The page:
Yep, the gig's up. The cat's out of the bag, and I am not referring to my famous Chevy-advertising cat, Walter. I've been made.
If you read this column regularly, you may have noticed my science teacher, Mr. Dinkins, Mr. Bryan Dinkins. On Friday, I received a phone call from one Judy Dinkins, who, through some thorough detective work, deduced that I was the same Sue (Susan) Kaseman. How does one find someone they think they know in this electronic age. Well, first you read the paper, then you think, "I have to know that person." Then, remembering that I have mentioned Gackle before, Judy digs out a yearbook from I would surmise 1972 or '73. That provided my maiden name but not my contact info.
Somewhere along the line, Mrs. Dinkins, who also taught school in Gackle, recalled my mentioning Charity Lutheran Church, where her brother-in-law and his wife, Paul and Beryl Dinkins, attended as members. So, Judy called the church, and they gave her my phone number, and we had a delightful conversation.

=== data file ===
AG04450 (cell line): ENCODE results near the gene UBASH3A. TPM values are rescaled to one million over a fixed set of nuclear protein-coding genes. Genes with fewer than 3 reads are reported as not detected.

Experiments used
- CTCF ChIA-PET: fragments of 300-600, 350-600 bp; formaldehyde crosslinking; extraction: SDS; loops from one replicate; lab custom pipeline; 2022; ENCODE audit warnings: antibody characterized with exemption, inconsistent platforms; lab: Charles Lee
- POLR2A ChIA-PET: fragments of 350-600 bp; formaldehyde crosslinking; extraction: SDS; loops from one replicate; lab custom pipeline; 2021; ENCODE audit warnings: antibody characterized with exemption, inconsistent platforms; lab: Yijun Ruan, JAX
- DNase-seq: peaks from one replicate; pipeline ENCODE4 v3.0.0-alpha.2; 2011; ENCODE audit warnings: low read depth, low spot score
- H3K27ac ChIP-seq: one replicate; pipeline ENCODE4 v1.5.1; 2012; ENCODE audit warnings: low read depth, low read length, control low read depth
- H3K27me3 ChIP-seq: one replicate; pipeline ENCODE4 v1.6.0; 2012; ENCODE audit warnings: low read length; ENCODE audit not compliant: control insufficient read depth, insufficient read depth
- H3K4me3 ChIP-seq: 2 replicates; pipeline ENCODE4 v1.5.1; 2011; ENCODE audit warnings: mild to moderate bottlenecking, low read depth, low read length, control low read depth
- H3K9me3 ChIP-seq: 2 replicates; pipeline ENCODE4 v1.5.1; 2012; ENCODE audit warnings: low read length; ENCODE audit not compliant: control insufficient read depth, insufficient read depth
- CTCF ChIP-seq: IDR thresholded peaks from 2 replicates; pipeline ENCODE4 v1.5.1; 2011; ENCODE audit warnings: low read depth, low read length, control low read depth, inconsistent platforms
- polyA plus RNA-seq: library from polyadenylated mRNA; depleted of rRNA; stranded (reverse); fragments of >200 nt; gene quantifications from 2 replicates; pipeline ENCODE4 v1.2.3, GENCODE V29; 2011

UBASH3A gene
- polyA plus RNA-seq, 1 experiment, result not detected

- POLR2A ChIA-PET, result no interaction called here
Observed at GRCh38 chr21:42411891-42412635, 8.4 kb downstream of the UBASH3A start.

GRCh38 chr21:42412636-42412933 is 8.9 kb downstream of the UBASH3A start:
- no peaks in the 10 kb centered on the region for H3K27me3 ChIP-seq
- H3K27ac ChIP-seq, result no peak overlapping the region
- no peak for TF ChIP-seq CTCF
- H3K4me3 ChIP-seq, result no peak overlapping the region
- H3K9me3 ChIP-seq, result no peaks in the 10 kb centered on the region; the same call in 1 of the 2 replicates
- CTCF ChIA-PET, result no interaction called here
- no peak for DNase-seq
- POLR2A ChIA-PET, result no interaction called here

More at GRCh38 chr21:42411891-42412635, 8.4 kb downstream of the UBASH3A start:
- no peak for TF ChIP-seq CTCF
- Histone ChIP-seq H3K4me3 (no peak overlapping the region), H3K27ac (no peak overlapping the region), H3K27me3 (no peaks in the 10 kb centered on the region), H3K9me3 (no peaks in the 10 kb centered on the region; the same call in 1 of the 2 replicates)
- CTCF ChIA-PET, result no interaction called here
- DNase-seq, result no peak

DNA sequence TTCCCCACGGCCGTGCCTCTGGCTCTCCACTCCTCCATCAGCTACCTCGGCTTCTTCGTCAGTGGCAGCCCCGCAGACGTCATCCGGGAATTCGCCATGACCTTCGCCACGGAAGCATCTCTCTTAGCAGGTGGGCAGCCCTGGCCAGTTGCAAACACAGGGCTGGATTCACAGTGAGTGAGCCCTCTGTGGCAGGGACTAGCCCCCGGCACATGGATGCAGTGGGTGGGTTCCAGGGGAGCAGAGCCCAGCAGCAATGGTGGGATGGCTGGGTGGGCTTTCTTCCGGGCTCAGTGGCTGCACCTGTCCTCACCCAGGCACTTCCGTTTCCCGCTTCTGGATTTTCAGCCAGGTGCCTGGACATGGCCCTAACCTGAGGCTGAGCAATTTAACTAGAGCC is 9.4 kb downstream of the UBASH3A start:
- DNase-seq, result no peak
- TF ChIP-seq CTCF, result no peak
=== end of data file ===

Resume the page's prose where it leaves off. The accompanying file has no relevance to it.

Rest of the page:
During those 20 minutes or so on the phone, I discovered my influential science teacher passed away in 2006, at the early age of 62; used to live in Alaska, was an avid birder and was as brilliant as the "mad scientist" we all thought he was. That memory-stirring call triggered my brain's search engine. And off I went down memory lane.
Here I was, back at Gackle High School, slamming lockers and bounding up and down the worn wooden steps of an ancient three-story brick building, never paying as much attention to my teachers as I should have. Little did I know that someday I would be calling on geometry and biology as I sewed, wove and gardened. I guess growing old is part of my education.